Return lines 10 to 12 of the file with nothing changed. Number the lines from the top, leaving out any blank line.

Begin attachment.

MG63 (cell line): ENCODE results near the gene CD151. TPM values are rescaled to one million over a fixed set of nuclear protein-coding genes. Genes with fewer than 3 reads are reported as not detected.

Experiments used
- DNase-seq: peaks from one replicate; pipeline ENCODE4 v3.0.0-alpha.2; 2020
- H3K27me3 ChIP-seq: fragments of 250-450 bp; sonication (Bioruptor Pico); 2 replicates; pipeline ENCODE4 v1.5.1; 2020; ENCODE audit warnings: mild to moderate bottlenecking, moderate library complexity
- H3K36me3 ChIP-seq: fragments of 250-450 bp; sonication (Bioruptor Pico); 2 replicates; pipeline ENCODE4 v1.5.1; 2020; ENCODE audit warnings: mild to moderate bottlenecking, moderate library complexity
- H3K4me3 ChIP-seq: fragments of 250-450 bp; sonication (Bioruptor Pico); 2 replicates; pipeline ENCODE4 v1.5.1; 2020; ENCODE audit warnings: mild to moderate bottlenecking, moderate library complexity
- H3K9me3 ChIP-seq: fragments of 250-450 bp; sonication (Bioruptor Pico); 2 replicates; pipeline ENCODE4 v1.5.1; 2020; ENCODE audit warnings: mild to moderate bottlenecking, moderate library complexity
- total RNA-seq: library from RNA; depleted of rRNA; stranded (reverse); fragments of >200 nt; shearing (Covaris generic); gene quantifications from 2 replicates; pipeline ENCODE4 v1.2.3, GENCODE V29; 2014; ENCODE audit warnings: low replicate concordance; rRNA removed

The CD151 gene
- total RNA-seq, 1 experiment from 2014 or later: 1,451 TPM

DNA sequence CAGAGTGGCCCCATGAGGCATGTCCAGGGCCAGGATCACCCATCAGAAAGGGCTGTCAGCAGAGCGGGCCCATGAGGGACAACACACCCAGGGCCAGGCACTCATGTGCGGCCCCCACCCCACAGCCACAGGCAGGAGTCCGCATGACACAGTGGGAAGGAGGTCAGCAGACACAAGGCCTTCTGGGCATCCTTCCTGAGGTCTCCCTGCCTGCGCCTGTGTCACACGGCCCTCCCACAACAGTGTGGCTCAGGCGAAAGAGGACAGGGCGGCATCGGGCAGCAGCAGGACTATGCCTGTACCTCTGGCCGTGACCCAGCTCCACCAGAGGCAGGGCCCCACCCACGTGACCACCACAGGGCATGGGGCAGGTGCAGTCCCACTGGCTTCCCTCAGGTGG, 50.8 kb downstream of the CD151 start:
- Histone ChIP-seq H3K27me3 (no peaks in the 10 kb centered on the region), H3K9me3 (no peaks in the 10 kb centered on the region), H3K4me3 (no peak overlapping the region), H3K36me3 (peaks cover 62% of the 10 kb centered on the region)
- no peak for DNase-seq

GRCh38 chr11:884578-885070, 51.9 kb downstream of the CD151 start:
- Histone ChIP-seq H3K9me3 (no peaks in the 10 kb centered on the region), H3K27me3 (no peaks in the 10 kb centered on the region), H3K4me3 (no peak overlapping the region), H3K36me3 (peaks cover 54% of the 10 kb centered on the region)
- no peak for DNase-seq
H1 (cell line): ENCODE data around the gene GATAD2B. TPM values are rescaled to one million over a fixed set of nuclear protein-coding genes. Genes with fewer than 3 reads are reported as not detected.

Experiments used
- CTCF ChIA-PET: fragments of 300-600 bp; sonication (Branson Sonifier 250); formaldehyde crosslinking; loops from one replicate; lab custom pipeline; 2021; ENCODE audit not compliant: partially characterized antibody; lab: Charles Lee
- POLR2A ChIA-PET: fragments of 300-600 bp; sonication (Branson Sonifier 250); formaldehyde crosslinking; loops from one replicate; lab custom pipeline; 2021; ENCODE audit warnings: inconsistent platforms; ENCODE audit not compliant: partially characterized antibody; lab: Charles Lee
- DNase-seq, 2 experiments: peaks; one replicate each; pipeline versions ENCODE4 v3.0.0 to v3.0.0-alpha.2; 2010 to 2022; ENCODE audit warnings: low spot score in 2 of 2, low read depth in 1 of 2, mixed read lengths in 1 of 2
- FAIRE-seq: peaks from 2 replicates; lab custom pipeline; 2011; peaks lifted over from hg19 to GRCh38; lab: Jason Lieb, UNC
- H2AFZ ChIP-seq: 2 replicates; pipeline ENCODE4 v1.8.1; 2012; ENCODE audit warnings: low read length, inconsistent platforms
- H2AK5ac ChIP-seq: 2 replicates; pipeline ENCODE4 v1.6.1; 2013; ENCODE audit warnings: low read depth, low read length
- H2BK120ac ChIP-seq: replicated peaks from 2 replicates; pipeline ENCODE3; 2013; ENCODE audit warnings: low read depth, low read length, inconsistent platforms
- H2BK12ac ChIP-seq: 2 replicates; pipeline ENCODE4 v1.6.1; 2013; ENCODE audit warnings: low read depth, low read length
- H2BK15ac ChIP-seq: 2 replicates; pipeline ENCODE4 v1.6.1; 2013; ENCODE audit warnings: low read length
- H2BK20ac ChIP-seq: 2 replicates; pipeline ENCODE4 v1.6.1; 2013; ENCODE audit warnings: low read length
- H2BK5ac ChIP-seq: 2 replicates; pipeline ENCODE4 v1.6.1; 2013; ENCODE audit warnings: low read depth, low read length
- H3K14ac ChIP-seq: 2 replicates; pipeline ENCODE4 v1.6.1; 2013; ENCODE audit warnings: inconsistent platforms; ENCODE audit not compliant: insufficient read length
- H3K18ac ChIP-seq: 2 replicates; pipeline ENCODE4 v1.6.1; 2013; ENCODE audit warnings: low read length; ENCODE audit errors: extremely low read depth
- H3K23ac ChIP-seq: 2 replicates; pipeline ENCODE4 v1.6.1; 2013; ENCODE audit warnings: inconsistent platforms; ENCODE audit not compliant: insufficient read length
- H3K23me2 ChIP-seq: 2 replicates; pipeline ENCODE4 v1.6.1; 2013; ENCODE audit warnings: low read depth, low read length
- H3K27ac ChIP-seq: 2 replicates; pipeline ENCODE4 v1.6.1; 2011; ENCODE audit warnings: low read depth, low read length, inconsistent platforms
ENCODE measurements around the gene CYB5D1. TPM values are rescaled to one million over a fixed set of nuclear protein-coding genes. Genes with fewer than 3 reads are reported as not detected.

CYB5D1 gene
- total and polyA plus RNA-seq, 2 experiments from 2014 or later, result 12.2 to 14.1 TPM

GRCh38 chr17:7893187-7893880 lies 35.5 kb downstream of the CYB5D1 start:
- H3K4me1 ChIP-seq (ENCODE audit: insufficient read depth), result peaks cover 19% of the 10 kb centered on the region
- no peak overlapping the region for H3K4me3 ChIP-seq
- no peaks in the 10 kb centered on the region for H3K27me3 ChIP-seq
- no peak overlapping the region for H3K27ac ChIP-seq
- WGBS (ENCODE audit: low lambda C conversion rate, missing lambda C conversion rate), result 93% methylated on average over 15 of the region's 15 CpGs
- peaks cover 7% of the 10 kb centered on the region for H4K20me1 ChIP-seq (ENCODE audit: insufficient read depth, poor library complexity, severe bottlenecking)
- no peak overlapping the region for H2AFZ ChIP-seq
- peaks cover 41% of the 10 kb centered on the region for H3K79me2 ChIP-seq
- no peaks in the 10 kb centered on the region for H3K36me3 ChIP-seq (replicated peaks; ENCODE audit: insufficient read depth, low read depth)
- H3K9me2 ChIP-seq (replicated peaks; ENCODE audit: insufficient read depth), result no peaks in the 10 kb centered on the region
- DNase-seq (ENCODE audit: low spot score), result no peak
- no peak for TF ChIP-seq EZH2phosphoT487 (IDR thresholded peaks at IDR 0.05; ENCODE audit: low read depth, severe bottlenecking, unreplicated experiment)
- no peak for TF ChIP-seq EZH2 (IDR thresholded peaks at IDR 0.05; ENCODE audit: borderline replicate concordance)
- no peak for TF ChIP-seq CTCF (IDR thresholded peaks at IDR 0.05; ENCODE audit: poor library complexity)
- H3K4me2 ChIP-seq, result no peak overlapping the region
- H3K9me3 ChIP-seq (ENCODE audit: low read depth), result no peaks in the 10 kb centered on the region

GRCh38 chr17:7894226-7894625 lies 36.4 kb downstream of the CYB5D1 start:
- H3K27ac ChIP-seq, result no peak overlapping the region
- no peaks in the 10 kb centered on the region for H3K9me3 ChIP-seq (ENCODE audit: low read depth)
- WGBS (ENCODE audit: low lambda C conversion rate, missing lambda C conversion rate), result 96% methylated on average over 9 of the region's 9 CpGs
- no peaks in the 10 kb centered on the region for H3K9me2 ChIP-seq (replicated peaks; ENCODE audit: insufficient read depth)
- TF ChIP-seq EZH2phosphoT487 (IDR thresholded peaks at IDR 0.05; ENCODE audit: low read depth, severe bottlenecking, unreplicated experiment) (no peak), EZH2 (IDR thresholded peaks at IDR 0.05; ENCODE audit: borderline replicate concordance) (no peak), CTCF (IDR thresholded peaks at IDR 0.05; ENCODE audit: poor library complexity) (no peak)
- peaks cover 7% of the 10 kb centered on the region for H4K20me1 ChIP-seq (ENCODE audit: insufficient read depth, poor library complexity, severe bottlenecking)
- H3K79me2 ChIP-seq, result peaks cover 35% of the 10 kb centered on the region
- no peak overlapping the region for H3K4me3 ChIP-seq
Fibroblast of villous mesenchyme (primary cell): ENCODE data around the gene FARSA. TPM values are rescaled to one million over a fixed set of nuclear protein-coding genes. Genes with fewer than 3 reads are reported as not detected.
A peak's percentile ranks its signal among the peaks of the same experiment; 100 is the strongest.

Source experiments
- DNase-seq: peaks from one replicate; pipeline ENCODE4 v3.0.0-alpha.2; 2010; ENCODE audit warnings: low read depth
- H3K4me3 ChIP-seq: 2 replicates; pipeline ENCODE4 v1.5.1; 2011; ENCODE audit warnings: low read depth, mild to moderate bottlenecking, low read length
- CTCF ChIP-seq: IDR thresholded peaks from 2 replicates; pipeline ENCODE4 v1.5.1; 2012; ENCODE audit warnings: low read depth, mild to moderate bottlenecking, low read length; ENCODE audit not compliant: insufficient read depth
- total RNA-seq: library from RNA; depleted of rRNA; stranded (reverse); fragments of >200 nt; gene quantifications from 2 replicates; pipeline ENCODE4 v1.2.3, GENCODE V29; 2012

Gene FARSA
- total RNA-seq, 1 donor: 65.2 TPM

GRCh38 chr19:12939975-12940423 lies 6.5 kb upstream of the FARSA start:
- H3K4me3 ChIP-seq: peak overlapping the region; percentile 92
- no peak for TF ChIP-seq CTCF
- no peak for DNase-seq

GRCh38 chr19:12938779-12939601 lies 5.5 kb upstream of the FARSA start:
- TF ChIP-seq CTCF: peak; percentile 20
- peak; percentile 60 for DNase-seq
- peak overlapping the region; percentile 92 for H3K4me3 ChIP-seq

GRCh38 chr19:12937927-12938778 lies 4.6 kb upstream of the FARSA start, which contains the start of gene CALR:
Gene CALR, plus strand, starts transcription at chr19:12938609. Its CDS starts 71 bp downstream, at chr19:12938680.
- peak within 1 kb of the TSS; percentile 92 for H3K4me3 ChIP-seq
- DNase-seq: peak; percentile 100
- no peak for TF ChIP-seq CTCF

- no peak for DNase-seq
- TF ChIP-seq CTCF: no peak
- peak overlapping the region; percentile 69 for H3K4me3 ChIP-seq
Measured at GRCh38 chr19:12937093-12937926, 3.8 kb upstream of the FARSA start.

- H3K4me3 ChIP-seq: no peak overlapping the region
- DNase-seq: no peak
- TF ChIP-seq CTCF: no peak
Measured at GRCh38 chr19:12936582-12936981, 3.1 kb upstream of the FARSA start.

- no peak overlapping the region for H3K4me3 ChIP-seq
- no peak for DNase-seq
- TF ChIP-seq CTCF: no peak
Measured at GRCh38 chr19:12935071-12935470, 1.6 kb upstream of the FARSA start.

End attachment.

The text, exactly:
- total RNA-seq, 1 experiment from 2014 or later: 1,451 TPM

DNA sequence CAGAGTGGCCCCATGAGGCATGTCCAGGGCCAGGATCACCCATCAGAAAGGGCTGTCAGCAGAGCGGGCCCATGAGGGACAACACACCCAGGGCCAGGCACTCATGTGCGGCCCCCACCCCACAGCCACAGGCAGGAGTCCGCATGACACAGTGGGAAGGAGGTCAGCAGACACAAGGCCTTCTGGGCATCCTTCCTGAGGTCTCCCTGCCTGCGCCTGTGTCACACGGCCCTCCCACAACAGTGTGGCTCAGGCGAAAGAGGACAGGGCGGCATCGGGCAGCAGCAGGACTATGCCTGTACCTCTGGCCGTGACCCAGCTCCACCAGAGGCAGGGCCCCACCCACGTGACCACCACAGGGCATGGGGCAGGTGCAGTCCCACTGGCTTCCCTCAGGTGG, 50.8 kb downstream of the CD151 start:
- Histone ChIP-seq H3K27me3 (no peaks in the 10 kb centered on the region), H3K9me3 (no peaks in the 10 kb centered on the region), H3K4me3 (no peak overlapping the region), H3K36me3 (peaks cover 62% of the 10 kb centered on the region)